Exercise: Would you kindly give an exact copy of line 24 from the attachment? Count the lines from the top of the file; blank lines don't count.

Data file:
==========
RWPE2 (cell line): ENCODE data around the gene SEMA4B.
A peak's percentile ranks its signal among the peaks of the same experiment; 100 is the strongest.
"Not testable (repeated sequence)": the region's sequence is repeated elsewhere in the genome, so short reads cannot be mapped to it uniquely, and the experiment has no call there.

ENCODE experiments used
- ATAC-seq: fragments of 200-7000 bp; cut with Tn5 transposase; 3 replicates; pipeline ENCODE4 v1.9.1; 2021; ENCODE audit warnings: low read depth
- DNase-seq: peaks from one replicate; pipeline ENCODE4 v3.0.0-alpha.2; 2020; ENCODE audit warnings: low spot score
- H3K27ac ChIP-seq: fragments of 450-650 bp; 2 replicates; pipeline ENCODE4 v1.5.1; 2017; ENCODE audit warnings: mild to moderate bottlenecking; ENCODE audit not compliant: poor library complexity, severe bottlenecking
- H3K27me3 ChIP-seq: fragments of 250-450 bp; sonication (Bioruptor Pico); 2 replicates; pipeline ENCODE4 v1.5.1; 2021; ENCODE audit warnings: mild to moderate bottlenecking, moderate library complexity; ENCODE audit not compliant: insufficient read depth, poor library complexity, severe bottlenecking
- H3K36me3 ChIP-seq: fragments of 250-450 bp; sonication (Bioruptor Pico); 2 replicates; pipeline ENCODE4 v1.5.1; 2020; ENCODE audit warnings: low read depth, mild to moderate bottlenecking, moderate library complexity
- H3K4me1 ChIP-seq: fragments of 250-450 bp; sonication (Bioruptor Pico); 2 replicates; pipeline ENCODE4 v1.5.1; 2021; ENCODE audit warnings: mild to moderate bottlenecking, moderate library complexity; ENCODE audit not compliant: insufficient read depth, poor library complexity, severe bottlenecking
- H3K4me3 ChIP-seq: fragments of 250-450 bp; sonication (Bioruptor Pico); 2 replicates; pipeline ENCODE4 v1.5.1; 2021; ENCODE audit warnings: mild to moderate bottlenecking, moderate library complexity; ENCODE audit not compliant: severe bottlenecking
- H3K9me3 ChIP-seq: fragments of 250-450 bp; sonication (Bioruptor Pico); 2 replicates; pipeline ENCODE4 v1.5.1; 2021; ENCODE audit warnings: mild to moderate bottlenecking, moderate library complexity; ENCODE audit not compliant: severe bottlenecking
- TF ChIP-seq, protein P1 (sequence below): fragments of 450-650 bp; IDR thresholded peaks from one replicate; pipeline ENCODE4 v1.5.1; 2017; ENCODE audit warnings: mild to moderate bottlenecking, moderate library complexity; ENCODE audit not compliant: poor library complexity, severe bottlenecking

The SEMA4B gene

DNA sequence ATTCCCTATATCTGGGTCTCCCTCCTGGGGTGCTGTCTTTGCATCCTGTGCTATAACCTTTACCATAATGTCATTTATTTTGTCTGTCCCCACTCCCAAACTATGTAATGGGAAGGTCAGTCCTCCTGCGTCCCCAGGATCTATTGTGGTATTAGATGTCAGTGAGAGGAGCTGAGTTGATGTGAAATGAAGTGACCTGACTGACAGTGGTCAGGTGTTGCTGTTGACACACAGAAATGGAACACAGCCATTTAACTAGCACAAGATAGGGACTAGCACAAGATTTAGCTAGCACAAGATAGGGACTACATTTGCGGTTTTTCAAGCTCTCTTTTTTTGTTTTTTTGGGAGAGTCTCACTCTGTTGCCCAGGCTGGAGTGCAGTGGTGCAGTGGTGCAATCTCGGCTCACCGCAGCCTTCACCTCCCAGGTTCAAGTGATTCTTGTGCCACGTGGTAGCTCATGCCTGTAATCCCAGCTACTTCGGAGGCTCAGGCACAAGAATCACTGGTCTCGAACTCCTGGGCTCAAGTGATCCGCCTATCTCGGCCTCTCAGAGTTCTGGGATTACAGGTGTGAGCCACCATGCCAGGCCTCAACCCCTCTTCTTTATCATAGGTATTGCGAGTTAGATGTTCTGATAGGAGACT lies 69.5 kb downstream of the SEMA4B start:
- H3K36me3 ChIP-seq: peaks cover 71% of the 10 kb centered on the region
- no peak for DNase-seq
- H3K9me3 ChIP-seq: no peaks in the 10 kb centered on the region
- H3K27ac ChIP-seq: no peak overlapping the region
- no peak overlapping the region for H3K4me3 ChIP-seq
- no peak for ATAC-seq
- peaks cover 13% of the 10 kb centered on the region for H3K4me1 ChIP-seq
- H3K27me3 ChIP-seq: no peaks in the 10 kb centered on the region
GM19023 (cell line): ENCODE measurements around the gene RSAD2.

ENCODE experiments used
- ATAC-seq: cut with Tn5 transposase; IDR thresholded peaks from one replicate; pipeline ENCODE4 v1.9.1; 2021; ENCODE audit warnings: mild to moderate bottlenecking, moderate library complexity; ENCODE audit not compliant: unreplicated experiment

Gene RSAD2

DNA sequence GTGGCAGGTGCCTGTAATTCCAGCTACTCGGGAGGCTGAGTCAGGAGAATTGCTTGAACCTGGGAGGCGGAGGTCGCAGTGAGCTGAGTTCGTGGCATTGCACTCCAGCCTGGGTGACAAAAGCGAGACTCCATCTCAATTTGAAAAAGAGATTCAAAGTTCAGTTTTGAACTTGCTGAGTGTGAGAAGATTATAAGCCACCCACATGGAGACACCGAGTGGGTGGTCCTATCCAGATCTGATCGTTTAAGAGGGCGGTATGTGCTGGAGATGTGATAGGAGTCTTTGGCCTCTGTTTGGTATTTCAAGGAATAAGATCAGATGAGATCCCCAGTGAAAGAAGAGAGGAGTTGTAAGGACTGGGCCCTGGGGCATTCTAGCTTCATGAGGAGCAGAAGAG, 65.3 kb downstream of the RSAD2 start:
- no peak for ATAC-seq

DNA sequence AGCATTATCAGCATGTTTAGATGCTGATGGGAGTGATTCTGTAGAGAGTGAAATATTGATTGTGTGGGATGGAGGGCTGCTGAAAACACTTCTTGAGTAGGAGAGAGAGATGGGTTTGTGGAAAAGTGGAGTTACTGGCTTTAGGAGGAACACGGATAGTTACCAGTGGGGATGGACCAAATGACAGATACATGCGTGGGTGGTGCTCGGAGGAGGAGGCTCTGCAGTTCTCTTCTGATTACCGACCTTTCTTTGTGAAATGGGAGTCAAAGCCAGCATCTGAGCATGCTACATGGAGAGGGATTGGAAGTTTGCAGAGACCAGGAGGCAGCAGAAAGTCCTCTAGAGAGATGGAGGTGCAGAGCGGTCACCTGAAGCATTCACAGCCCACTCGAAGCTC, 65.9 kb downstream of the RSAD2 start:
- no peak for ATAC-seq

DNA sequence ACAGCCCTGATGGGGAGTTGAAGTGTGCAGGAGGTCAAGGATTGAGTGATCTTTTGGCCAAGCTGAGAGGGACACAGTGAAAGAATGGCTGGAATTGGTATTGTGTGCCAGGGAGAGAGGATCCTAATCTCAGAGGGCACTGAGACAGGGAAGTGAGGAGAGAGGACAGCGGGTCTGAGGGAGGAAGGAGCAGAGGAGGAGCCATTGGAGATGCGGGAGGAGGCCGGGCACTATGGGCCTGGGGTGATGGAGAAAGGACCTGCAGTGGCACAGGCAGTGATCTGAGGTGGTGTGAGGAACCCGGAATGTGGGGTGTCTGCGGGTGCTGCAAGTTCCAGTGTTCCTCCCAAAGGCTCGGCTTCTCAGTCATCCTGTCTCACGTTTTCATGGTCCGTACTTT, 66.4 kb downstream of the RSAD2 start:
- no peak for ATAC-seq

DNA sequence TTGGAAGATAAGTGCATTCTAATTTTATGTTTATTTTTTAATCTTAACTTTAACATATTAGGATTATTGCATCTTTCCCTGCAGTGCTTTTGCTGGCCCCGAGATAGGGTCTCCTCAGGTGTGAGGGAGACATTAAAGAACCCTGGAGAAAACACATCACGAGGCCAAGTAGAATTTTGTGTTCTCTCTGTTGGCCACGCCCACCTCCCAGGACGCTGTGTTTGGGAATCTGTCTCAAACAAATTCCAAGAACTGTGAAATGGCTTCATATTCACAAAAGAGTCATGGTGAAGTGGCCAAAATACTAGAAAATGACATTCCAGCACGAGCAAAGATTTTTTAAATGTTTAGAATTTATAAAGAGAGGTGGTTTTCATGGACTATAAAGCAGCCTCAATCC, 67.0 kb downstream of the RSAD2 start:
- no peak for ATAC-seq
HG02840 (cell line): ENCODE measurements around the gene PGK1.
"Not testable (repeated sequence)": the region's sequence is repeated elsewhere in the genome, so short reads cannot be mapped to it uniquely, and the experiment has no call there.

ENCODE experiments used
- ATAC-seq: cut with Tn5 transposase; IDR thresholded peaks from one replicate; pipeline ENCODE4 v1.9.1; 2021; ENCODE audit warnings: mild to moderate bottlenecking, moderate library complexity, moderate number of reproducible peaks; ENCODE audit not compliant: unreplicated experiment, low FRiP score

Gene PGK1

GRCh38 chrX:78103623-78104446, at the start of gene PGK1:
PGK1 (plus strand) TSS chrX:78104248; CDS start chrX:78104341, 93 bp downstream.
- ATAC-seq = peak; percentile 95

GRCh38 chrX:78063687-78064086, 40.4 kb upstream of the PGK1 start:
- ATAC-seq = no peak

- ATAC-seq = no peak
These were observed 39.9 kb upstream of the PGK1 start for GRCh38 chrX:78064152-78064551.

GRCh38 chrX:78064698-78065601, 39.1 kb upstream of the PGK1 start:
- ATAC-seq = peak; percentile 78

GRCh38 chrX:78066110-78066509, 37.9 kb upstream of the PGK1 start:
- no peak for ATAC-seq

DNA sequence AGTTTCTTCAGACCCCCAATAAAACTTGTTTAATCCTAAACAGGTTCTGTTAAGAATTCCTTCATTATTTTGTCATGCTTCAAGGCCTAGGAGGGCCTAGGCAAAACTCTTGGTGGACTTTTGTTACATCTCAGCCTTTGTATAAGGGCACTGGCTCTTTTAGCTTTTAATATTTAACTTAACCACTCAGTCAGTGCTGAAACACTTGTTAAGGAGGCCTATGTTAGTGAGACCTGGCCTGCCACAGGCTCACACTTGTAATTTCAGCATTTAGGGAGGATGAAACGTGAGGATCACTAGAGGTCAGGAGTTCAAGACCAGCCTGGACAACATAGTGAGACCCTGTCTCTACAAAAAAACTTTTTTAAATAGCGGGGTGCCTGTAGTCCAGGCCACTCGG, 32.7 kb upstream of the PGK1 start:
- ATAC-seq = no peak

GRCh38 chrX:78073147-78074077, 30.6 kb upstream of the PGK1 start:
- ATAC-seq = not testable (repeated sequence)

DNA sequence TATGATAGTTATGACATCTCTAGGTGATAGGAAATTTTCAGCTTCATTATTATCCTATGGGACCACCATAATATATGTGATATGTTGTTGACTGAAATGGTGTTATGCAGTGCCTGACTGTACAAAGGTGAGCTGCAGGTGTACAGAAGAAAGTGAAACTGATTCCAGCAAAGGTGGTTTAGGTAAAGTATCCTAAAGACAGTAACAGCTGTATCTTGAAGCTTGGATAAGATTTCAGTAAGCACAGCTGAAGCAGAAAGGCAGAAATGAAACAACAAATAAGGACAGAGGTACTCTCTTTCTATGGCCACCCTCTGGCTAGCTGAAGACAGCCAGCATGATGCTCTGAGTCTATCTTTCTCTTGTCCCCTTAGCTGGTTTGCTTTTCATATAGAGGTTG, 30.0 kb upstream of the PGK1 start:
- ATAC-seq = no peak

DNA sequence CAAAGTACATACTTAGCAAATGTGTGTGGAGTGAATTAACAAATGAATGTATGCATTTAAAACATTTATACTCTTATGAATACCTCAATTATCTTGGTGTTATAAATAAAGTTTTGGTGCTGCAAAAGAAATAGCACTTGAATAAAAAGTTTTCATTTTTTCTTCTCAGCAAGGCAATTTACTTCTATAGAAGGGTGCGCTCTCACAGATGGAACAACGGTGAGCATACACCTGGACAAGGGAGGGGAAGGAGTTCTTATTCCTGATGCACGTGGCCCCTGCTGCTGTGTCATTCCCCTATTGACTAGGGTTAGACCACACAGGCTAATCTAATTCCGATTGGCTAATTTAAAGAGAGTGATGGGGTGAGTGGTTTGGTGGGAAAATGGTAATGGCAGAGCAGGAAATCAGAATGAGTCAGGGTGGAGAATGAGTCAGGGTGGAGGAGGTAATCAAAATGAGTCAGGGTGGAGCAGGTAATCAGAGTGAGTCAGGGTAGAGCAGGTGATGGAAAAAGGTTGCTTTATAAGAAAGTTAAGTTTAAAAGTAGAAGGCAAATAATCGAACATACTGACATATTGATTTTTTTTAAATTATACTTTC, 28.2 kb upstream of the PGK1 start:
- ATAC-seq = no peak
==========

GM19023 (cell line): ENCODE measurements around the gene RSAD2.